Are neuroscientists who finance their research through military grants
and the sales of brain-fitness software selling their souls? In a guest blog for Scientific American, John Horgan discusses his concerns over these latest funding trends in the neuroscience field.
notes that just a few years ago, neuroscientists were reluctant to
discuss their involvement in neuroweapons research, yet last year the
National Academy of Sciences published a report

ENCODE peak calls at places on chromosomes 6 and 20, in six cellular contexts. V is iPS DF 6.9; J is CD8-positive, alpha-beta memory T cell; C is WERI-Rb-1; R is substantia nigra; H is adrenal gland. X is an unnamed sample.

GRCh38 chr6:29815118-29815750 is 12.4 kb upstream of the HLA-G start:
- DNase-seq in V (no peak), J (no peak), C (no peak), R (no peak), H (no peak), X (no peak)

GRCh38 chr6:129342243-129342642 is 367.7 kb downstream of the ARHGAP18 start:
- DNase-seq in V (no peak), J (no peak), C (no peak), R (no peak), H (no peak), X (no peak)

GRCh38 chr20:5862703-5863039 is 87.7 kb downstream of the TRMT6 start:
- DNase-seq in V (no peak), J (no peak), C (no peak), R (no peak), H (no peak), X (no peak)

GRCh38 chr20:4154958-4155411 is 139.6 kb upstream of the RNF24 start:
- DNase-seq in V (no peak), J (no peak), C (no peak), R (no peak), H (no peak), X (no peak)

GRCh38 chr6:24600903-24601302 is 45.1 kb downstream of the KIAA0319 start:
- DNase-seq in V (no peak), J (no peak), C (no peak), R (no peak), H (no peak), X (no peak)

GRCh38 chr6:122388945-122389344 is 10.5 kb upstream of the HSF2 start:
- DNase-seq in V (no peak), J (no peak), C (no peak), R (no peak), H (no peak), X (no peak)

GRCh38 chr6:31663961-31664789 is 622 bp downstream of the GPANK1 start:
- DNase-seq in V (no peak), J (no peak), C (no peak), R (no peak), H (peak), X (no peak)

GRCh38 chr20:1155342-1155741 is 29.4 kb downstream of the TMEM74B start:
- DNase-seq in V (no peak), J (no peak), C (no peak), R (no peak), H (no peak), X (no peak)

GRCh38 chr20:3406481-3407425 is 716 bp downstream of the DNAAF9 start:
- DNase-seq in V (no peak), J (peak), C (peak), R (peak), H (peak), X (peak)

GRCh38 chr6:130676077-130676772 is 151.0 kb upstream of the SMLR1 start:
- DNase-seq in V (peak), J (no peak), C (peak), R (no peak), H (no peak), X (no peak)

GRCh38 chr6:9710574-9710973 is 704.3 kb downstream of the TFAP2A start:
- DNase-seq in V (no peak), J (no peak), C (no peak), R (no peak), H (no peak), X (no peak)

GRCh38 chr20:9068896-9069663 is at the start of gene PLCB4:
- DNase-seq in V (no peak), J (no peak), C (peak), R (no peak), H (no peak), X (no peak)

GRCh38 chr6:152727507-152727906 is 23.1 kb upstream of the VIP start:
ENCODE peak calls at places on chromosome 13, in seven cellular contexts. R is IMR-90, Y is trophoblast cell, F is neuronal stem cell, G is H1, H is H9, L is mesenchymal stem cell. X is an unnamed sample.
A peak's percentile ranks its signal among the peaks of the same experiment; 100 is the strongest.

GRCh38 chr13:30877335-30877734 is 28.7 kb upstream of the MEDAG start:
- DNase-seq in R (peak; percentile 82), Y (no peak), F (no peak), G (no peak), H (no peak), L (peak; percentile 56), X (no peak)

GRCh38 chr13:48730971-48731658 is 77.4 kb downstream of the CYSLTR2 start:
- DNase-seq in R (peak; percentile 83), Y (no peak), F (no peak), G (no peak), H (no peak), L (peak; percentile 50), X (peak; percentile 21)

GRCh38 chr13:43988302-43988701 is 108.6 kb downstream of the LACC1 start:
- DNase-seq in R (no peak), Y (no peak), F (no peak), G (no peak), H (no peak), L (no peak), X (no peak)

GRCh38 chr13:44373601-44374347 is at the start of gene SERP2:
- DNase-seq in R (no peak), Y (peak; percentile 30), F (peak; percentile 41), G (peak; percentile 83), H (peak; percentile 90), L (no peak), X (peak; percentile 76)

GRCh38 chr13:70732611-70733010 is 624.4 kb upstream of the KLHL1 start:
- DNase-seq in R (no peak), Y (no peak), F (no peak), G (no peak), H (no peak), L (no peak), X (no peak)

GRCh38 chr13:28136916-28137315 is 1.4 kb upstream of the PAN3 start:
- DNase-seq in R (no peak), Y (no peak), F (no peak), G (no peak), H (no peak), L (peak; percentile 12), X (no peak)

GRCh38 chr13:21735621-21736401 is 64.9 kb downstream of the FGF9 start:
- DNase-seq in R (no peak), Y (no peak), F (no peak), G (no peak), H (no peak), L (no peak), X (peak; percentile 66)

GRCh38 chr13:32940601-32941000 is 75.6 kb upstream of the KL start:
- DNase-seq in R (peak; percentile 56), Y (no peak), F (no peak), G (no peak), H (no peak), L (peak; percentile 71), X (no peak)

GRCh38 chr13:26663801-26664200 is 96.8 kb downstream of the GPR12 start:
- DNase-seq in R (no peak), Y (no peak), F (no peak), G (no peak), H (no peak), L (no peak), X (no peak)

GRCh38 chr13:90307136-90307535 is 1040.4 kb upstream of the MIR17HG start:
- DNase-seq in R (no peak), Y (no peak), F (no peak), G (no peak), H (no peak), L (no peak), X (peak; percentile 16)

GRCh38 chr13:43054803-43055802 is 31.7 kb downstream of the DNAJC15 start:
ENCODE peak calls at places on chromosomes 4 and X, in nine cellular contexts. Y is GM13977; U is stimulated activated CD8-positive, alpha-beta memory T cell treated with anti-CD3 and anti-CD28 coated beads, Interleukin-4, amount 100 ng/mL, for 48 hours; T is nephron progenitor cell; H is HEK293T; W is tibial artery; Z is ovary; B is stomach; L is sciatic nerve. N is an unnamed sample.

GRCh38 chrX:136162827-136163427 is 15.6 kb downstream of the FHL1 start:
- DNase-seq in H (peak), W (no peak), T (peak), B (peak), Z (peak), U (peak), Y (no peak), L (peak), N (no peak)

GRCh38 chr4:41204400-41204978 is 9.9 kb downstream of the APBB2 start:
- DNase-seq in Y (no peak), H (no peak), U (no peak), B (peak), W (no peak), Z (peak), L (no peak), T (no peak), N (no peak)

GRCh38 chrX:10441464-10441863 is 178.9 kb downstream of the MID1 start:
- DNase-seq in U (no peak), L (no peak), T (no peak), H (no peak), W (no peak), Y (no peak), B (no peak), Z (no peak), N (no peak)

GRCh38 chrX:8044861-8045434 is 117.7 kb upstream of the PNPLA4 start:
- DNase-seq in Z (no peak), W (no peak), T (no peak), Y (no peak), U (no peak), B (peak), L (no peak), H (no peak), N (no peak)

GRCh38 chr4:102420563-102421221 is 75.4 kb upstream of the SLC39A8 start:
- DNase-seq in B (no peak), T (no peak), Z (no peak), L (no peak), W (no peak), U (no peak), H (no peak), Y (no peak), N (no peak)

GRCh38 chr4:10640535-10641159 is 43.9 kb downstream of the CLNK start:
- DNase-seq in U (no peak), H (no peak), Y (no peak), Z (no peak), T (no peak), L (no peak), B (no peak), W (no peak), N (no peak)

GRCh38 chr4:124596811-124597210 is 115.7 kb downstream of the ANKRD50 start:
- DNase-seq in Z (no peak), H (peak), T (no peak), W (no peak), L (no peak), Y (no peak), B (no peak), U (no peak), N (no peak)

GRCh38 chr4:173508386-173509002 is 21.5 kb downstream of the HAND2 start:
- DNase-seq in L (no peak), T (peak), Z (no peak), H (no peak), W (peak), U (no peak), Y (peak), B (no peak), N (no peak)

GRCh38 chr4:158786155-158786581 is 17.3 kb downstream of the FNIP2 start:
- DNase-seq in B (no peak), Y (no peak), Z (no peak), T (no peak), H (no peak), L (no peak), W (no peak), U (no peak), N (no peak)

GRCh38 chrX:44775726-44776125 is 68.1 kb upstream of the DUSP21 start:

highlighting the many opportunities for neuroscience to be used in army
applications. “Will the militarization of neuroscience really make the
world safer, or just trigger a new arms race?” Horgan asks.
on another level is the growing prevalence of brain-fitness software
aimed at baby-boomers and touting benefits in learning and memory.
According to Horgan, the “neurobics” industry earned $265 million in
2008, despite the fact that the benefits derived from the software have
not been proven to be more powerful than simply playing cards with friends or taking a walk.
concludes with the question, “should [neuroscientists] adhere to higher
ethical standards than defense contractors and infomercial pitchmen?”
–Ann L. Whitman